CINDY LEE GARCIA said she’d been had. The actress claimed that she thought she was acting in an action-adventure thriller called Desert Warrior, but her performance was co-opted into five seconds of Innocence of Muslims, a 14-minute trailer mocking the Islamic prophet Mohammed that sparked an anti-American backlash in the Middle East and led to death threats for the actors involved. The inflammatory clip was first uploaded to Google-owned YouTube in June 2012, and a few months later Garcia sued Google demanding that what she called the “hateful anti-Islamic production” be taken down.
Garcia first filed a suit in Los Angeles Superior Court, but a judge refused to have it removed, even as she claimed she was receiving death threats. She then filed a suit in federal court, yielding the same response. After all, video creators own the rights to their creations, not actors. Last year, however, a three-judge panel on the Ninth Circuit Court of Appeals shocked First Amendment and copyright attorneys around the country when it found in Garcia’s favor, determining that her performance was “independently copyrightable.” Google removed the video.
GOOGLE’S NEW WIRELESS phone service, Project Fi, offers a long list of modern day perks. It automatically moves phones between traditional cellular networks and the WiFi wireless networks inside homes and businesses. Once on WiFi, you can still make calls and send texts. And you can pay for all this in small, flat, monthly fees—avoiding the sort of inflated, strings-attached pricing that so often accompanies our cell services.
President Barack Obama is warning that climate change will start affecting Americans’ health in the near future and he’s recruiting top technology companies to help prepare the nation’s health systems.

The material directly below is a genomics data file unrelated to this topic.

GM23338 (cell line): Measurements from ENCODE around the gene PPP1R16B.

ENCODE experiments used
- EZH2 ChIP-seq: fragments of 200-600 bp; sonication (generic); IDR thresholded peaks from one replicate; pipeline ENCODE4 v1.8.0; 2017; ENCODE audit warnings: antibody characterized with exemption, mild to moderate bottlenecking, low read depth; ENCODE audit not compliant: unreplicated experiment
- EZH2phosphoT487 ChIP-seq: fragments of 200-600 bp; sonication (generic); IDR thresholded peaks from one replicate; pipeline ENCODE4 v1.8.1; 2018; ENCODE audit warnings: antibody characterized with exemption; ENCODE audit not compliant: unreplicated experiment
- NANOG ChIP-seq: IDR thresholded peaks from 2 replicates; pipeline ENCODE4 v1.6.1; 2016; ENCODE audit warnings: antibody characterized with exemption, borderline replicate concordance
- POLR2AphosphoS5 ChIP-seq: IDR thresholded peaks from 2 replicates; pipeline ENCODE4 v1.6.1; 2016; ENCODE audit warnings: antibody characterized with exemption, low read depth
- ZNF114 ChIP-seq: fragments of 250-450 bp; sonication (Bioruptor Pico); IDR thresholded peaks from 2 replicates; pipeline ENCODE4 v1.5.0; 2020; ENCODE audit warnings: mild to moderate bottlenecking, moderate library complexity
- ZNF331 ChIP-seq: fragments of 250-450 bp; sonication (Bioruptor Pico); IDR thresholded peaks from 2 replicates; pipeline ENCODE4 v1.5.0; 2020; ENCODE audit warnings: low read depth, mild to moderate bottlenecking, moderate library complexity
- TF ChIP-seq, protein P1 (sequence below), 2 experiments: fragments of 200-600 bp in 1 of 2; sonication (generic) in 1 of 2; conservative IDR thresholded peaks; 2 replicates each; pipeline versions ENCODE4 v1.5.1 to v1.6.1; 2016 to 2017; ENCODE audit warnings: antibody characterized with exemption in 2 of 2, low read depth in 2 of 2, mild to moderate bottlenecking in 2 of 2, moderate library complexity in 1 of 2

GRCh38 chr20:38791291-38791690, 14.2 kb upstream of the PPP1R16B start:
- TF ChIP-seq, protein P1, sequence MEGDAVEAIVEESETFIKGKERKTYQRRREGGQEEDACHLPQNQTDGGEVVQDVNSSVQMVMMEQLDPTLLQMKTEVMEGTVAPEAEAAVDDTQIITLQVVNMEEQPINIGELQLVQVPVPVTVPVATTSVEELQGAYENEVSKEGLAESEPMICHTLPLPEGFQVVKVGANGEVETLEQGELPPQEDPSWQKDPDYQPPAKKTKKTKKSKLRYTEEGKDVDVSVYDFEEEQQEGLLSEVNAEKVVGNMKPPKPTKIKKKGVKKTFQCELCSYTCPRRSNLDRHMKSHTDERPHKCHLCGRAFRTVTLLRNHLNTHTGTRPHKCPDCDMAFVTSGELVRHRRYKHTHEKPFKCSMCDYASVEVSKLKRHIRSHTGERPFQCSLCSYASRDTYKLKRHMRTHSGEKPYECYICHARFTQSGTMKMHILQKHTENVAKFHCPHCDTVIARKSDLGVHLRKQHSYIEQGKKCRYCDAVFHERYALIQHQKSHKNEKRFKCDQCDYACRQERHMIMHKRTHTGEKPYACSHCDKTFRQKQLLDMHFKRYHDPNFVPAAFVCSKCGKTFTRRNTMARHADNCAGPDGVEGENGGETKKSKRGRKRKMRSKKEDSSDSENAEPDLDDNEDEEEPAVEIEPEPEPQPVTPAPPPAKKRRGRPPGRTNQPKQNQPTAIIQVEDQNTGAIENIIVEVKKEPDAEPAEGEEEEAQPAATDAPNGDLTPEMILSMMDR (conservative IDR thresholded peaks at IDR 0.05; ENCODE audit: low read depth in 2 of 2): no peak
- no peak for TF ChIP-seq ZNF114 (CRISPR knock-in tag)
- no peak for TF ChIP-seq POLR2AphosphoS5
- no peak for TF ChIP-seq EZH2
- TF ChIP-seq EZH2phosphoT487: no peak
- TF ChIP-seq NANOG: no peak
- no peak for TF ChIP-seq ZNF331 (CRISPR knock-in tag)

The administration unveiled a series of initiatives Tuesday to help moderate the effects it says a warming planet will have on increasing smog, lengthening allergy seasons and increasing risks of extreme weather-related injuries.
“The challenges we face are real, and they are clear and present in people’s daily lives,” said senior presidential adviser Brian Deese in a telephone conference call with reporters on Tuesday. Seven in 10 doctors are seeing effects on their patients’ health from climate change that is “posing a threat to more people in more places,” Deese said.
The White House plans meetings this week with medical professionals, academics and other stakeholders. Later this spring, Surgeon General Vivek Murthy will host a climate change and
Google is about to change the way its influential search engine recommends websites on smartphones in a shift that’s expected to sway where millions of people shop, eat and find information.
The revised formula, scheduled to be released Tuesday, will favor websites that Google defines as “mobile-friendly.” Websites that don’t fit the description will be demoted in Google’s search results on smartphones while those meeting the criteria will be more likely to appear at the top of the rankings — a prized position that can translate into more visitors and money.
The European Union has filed a complaint against Google over its alleged anti-competitive behaviour.
The competition commissioner said she had issued a “statement of objections”, stating that the firm’s promotion of its own shopping links amounted to an abuse of its dominance in search.
Margrethe Vestager said Google now had 10 weeks to respond.
The firm said it “strongly disagreed” with the allegations and looked forward to making its case.
Ms Vestager also revealed that she had launched an investigation into whether the way Google bundled apps and services for its Android operating system was unfair.
And the commissioner said the EU would continue to monitor other activities by Google that its rivals had complained about.
GOOGLE IS ABOUT to make ads on television work just like ads on the web. Through Google, advertisers will know how many times their ads were viewed. They’ll be able to target audiences based on location and viewing history. In other words, TV advertisers will have access to the same audience intel online advertisers take for granted.
Finally, after all this time, your TV is going to know as much about you as your web browser.
GOOGLE SAYS ITS new wireless service will operate on a much smaller scale than the Verizons and the AT&Ts of the world, providing a new way for relatively few people to make calls, trade texts, and access the good old internet via their smartphones. But the implications are still enormous.
Google revealed on Monday it will soon start “experimenting” with wireless services and the ways we use them—and that’s no small thing. Such Google experiments have a way of morphing into something far bigger, particularly when they involve tinkering with the infrastructure that drives the internet.